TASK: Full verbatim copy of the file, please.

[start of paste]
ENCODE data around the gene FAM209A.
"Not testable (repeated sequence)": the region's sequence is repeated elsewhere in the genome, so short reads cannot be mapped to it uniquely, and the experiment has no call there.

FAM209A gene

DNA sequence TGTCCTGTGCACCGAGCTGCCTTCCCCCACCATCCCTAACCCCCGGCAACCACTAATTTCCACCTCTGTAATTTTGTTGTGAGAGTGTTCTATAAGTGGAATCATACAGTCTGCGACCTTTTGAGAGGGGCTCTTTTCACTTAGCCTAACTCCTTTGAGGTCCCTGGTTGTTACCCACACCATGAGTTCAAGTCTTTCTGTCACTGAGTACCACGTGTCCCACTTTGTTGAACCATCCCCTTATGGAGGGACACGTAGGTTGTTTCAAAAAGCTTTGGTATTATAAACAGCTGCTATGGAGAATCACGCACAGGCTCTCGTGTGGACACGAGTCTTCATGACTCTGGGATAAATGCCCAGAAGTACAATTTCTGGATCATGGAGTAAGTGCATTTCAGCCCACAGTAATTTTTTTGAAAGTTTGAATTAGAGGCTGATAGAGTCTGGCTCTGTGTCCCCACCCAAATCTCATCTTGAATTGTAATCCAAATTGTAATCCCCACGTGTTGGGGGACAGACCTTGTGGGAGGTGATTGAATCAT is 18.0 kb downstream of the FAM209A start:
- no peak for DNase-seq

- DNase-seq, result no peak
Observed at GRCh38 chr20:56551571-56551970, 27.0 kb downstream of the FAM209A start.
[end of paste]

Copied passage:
ENCODE data around the gene FAM209A.
"Not testable (repeated sequence)": the region's sequence is repeated elsewhere in the genome, so short reads cannot be mapped to it uniquely, and the experiment has no call there.

FAM209A gene

DNA sequence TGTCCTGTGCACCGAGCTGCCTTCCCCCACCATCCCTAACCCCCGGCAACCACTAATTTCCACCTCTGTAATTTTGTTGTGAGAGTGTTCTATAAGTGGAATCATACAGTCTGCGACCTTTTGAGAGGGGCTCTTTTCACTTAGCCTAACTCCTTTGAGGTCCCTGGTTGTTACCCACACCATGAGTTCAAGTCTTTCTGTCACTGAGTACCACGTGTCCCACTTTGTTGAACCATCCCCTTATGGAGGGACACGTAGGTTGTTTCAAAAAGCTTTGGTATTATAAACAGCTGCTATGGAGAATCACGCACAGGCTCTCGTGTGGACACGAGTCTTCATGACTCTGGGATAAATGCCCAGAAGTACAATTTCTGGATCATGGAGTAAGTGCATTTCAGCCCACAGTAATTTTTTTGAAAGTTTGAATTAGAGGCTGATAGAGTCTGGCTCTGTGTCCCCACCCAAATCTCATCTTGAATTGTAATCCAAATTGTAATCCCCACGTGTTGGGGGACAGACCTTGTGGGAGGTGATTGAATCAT is 18.0 kb downstream of the FAM209A start:
- no peak for DNase-seq

- DNase-seq, result no peak
Observed at GRCh38 chr20:56551571-56551970, 27.0 kb downstream of the FAM209A start.